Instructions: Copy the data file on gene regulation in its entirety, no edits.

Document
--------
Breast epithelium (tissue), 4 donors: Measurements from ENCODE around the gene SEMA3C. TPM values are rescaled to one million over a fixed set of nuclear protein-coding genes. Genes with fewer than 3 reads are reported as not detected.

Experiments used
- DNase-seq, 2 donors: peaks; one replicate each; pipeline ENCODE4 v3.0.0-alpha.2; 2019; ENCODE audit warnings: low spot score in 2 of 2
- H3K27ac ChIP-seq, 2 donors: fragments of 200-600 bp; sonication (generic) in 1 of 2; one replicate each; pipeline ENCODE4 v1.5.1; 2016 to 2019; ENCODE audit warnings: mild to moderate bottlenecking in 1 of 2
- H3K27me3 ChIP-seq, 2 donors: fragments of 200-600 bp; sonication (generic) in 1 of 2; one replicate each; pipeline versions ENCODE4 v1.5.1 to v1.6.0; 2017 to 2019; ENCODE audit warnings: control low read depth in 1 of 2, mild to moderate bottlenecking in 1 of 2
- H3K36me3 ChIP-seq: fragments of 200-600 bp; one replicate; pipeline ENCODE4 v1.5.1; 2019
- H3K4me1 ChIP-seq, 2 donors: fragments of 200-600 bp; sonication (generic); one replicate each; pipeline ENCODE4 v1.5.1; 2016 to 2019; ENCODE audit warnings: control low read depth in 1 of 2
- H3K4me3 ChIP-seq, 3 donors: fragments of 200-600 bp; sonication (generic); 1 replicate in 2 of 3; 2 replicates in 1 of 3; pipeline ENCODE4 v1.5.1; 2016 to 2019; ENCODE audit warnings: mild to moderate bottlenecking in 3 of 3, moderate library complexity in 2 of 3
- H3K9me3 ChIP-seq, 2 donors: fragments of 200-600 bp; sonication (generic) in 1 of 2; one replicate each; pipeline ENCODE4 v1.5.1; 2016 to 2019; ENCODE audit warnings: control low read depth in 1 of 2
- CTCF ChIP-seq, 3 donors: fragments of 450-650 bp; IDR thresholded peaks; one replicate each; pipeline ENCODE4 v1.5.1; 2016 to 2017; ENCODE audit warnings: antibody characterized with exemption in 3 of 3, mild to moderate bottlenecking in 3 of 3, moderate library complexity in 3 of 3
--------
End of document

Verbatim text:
Breast epithelium (tissue), 4 donors: Measurements from ENCODE around the gene SEMA3C. TPM values are rescaled to one million over a fixed set of nuclear protein-coding genes. Genes with fewer than 3 reads are reported as not detected.

Experiments used
- DNase-seq, 2 donors: peaks; one replicate each; pipeline ENCODE4 v3.0.0-alpha.2; 2019; ENCODE audit warnings: low spot score in 2 of 2
- H3K27ac ChIP-seq, 2 donors: fragments of 200-600 bp; sonication (generic) in 1 of 2; one replicate each; pipeline ENCODE4 v1.5.1; 2016 to 2019; ENCODE audit warnings: mild to moderate bottlenecking in 1 of 2
- H3K27me3 ChIP-seq, 2 donors: fragments of 200-600 bp; sonication (generic) in 1 of 2; one replicate each; pipeline versions ENCODE4 v1.5.1 to v1.6.0; 2017 to 2019; ENCODE audit warnings: control low read depth in 1 of 2, mild to moderate bottlenecking in 1 of 2
- H3K36me3 ChIP-seq: fragments of 200-600 bp; one replicate; pipeline ENCODE4 v1.5.1; 2019
- H3K4me1 ChIP-seq, 2 donors: fragments of 200-600 bp; sonication (generic); one replicate each; pipeline ENCODE4 v1.5.1; 2016 to 2019; ENCODE audit warnings: control low read depth in 1 of 2
- H3K4me3 ChIP-seq, 3 donors: fragments of 200-600 bp; sonication (generic); 1 replicate in 2 of 3; 2 replicates in 1 of 3; pipeline ENCODE4 v1.5.1; 2016 to 2019; ENCODE audit warnings: mild to moderate bottlenecking in 3 of 3, moderate library complexity in 2 of 3
- H3K9me3 ChIP-seq, 2 donors: fragments of 200-600 bp; sonication (generic) in 1 of 2; one replicate each; pipeline ENCODE4 v1.5.1; 2016 to 2019; ENCODE audit warnings: control low read depth in 1 of 2
- CTCF ChIP-seq, 3 donors: fragments of 450-650 bp; IDR thresholded peaks; one replicate each; pipeline ENCODE4 v1.5.1; 2016 to 2017; ENCODE audit warnings: antibody characterized with exemption in 3 of 3, mild to moderate bottlenecking in 3 of 3, moderate library complexity in 3 of 3